The Help reaches out to viewers, readers

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The Movie

By Aleksandra Bursac

Emma Stone and Viola Davis are revolutionary in Tate Taylor’s adaptation of Kathryn Stockett’s novel The Help.

Stone plays the role of Skeeter, an aspiring writer in the 1960’s who returns home form college to find herself facing racism in a way that hit closer to home. Her closest companion, the families African American maid has gone missing and she has just landed a job at the local newspaper writing a column she knows nothing about. Enter Aibileen Clark, (Davis) the maid of Skeeter’s close friend Elizabeth Leefolt. Aibileen helps Skeeter with the advice column and inspires her to start writing on behalf of all the maids in the town. But Aibileen has struggles of her own, most of which are due to the racist outlooks of the people she works for. The South is not a safe place for her or her friends.

Fueled by the civil rights movement, Skeeter embarks on a mission to expose the truth behind the jobs the Southern African American maids take, and the pains they face because of them. The movie is spectacular, it takes you on an emotional trip unlike many of the latest action packed movies out in theaters. At times you will laugh hysterically and at other times it will be tough not to cry. The movie is touching and the story it tells about the maids is very real. I highly suggest you pick it up as soon as it hits store shelves. Also, grab the book as well because we all know that no movie has ever been better than the book that preceded it.

The Book

By Sophia Swenson

The Help, by Kathryn Stockett begins on an August day in Jackson, Mississippi, in 1962. Although the novel switches its point of view between three main characters, its first chapters are seen through the eyes of Aibileen, a black maid who is currently looking after her seventeenth white child.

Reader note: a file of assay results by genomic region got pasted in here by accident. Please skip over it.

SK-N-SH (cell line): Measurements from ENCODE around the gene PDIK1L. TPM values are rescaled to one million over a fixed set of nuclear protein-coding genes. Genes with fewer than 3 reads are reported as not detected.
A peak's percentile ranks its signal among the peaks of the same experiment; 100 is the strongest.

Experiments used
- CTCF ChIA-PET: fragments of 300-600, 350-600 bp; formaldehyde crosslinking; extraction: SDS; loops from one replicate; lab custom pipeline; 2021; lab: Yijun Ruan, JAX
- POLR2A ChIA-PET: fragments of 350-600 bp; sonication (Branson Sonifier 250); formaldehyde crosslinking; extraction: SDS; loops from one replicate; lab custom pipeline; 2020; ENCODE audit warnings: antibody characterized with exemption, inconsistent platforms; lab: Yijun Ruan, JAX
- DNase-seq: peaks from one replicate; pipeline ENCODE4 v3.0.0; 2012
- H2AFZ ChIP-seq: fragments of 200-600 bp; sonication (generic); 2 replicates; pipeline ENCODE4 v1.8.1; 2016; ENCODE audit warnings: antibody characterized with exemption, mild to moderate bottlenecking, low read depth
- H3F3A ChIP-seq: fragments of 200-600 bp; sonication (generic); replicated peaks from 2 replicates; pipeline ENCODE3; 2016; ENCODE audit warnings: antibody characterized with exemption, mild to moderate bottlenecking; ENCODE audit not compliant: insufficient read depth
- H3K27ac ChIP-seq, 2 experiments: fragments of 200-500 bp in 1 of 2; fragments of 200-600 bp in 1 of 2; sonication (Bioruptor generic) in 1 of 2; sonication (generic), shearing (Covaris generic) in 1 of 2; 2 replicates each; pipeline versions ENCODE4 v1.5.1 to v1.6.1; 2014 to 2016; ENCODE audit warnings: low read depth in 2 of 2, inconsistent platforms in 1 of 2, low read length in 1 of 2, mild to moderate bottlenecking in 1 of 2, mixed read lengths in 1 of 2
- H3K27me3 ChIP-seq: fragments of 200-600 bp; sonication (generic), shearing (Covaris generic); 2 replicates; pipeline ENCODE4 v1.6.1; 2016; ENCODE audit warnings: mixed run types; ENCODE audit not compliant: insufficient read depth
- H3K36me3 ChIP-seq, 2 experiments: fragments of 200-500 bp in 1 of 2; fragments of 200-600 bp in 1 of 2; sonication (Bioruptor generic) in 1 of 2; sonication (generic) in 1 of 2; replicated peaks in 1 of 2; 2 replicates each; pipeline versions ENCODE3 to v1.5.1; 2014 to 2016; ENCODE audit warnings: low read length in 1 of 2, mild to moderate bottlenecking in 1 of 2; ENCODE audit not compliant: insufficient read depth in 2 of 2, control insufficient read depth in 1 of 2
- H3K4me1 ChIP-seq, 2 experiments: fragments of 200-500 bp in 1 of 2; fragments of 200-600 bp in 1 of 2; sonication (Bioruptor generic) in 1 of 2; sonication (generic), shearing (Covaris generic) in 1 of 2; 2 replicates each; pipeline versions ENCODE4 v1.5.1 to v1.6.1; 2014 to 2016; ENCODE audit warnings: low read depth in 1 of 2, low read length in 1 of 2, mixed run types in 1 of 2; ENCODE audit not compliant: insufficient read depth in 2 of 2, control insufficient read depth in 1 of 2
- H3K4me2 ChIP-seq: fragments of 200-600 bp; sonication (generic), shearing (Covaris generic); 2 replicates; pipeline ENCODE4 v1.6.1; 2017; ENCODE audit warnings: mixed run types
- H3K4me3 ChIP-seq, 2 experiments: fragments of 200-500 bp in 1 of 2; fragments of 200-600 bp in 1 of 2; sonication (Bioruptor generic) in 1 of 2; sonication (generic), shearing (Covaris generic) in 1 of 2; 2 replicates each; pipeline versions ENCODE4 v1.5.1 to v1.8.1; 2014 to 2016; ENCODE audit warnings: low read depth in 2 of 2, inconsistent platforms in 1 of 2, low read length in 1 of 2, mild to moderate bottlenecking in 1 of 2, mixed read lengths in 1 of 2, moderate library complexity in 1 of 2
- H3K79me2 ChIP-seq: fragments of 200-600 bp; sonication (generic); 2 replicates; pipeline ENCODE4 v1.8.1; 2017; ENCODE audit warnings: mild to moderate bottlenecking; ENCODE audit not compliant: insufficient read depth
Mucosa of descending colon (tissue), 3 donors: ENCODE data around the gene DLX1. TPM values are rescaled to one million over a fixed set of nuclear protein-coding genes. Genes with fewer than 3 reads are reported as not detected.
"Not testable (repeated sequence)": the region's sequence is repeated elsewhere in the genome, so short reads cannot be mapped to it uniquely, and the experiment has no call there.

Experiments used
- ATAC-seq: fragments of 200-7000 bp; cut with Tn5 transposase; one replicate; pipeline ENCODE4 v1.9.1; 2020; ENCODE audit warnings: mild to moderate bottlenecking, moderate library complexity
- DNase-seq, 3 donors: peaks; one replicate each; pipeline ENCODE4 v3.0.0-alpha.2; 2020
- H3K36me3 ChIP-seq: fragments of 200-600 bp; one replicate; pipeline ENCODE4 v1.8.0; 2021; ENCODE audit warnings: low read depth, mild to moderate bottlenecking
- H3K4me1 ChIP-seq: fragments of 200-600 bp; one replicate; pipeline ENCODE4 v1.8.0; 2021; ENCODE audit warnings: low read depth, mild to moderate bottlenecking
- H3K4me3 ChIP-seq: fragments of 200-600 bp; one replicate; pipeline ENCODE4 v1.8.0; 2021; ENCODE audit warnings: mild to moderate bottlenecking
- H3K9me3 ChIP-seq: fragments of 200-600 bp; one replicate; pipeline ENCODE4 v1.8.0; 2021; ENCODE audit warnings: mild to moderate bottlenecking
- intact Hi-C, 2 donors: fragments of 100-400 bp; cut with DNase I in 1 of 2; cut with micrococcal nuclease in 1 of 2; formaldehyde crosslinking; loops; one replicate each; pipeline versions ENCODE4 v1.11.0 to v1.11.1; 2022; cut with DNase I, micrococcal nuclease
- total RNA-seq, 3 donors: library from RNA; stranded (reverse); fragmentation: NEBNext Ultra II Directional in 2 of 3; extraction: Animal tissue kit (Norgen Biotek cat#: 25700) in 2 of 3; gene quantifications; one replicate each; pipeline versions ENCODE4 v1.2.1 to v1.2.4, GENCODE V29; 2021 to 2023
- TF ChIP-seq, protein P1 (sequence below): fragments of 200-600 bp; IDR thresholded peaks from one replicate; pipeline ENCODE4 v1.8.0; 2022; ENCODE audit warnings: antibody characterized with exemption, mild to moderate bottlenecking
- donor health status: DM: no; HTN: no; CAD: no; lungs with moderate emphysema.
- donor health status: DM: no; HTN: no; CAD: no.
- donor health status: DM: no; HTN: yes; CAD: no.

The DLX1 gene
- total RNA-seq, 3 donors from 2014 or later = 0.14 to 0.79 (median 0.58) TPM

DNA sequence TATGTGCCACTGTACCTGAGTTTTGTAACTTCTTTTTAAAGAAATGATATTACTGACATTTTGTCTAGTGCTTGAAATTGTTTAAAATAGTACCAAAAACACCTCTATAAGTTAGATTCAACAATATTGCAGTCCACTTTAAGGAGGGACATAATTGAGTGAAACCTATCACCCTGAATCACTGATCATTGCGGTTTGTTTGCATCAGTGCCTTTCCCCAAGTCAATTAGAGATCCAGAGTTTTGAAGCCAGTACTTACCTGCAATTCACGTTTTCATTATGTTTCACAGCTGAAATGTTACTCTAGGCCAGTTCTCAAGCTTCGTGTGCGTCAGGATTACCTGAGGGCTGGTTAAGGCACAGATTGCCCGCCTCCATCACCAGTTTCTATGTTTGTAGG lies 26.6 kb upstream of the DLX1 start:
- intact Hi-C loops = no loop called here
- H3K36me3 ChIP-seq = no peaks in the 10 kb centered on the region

As the novel progresses, Minny, a feisty black maid and Skeeter, a white college graduate are introduced as well. All three women have their problems; some more serious than others, and begin to grow closer as their lives are intertwined.

 

After Skeeter is asked by her friend to print an advertisement in the weekly newsletter which informs white housewives of the risk of using the same toilet as their black maids, Skeeter’s eyes are opened to the humiliation and injustice the women behind the scenes are susceptible to.

 

Ensuing chats over cleaning tips with Aibileen, Skeeter presents the idea of a collection of stories told by different maids, on their treatment behind closed doors. Although they are both hesitant at first, Aibileen and Minny agree to be interviewed, and to help find others who might add to the book.

 

Soon enough, Skeeter and her book become a well-kept secret between the maids as more and more stories are recorded. Parallel to the books creation are the three separates stories of each protagonist. Minny, who has a reputation as “mouthy”, can only find a job tidying up after a wife who wants to keep her assistance a secret. Skeeter, who has just returned home from college, has no boyfriend and can’t seem to win her mother’s respect. Finally, Aibileen is forced to watch over a child whose mother refuses to acknowledge her.

 

Full of venom, Stockett’s Mississippi is as forgiving to a black woman as a pot of boiling water is to an ice cube. As the book and the bond between the three protagonists grow stronger, the danger that lies ahead for any black woman who added to the book grows as well.

 

From the beginning of the novel, Stockett wastes no time in expressing the racism and oppression bred in the south during the mid- twentieth century. But counter to the hate, Stockett also keeps her characters strong-willed and strong minded. Instead of pitying themselves, Aibileen and Minny understand who the true fools are, and often look down upon those who wrong them.

 

A beautifully written work over-all, The Help captures not only the spirit, but the voice of those whose help would have otherwise gone un-noticed, and the beauty that can be found within such a relentless place.

 

 

 

 

 

 


 

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